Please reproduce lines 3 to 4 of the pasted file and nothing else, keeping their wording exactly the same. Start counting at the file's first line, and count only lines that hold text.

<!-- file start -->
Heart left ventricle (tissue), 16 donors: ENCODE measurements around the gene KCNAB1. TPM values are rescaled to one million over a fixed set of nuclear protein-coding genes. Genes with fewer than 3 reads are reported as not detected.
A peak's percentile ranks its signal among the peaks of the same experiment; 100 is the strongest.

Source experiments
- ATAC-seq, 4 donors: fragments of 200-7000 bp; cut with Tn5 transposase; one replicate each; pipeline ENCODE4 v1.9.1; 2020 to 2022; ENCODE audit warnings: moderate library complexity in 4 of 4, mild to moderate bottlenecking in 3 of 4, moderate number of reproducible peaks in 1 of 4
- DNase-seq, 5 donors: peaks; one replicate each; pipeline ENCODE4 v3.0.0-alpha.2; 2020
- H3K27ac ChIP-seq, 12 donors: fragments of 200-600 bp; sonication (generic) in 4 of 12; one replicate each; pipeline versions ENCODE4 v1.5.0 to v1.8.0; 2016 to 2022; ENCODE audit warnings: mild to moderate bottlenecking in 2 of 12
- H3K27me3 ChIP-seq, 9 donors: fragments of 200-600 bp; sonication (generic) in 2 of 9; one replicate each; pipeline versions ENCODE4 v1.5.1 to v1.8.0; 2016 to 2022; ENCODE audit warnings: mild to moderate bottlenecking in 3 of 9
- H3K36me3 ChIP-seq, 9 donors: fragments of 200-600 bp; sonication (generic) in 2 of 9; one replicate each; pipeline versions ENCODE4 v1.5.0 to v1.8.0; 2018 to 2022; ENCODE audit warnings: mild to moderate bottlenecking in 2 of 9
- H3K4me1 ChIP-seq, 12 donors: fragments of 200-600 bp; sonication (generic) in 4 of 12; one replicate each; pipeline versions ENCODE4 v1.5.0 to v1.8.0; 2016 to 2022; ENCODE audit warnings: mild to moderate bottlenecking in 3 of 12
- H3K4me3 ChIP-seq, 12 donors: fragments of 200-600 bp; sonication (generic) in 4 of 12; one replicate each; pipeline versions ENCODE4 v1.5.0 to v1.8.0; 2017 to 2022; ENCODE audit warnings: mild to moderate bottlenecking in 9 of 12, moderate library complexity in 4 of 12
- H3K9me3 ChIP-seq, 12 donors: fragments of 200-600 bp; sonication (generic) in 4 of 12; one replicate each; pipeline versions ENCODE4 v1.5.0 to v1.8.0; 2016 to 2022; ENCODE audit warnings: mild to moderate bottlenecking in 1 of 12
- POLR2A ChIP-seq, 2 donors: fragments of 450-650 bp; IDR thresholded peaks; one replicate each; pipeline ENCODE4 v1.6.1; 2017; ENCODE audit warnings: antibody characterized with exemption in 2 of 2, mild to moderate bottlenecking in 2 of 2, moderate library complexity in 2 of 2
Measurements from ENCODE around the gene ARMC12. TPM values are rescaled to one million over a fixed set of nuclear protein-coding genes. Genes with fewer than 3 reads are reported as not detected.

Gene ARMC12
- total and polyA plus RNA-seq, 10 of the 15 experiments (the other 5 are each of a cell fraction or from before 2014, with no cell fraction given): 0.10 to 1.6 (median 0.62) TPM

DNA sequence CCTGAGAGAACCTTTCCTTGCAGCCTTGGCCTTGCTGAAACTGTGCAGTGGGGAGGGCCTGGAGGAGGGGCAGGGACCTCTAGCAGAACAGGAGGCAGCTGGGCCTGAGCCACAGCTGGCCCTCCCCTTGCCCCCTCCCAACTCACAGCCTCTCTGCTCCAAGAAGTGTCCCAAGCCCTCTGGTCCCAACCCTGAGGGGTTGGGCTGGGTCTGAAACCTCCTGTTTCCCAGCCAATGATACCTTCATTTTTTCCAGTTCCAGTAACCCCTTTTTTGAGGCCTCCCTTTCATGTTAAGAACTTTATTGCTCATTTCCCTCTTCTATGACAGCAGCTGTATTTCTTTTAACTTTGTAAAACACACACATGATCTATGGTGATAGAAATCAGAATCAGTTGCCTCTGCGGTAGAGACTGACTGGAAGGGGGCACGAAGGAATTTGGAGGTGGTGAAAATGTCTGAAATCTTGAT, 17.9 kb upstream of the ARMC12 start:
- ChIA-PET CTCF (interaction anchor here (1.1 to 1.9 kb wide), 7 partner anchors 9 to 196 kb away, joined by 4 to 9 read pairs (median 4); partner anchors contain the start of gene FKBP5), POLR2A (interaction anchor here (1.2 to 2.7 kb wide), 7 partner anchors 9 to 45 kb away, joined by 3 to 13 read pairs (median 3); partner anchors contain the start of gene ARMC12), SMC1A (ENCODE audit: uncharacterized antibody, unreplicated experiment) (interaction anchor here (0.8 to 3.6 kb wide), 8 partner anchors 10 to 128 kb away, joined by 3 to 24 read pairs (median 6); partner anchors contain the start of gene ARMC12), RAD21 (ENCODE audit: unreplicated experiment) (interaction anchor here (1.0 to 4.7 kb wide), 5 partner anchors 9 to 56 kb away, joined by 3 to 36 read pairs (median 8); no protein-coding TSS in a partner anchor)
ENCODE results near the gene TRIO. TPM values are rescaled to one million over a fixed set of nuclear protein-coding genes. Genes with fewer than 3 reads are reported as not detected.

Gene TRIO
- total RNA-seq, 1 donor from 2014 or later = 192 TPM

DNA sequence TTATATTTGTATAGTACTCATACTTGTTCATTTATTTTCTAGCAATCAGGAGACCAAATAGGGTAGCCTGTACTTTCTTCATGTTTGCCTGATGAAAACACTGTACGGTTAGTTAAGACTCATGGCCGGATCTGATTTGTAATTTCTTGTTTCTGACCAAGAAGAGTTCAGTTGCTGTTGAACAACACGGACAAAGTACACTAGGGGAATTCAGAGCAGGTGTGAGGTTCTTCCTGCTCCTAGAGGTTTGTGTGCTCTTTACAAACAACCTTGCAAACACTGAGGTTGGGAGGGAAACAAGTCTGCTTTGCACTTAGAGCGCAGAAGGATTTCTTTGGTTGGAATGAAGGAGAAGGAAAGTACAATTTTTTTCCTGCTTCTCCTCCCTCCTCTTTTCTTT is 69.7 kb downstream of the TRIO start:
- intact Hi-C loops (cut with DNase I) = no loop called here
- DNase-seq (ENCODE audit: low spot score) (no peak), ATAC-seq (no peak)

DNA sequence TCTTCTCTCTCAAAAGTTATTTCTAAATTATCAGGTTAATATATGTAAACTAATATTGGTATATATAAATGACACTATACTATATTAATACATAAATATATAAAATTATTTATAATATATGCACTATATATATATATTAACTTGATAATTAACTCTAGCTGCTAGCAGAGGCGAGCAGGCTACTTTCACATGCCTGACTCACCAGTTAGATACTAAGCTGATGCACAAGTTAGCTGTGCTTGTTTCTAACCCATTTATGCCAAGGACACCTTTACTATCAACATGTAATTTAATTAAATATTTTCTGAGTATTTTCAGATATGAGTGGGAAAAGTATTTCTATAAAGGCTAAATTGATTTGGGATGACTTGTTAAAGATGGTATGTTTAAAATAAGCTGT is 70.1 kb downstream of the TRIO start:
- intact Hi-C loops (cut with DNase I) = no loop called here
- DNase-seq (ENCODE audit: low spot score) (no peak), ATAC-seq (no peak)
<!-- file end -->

Source experiments
- ATAC-seq, 4 donors: fragments of 200-7000 bp; cut with Tn5 transposase; one replicate each; pipeline ENCODE4 v1.9.1; 2020 to 2022; ENCODE audit warnings: moderate library complexity in 4 of 4, mild to moderate bottlenecking in 3 of 4, moderate number of reproducible peaks in 1 of 4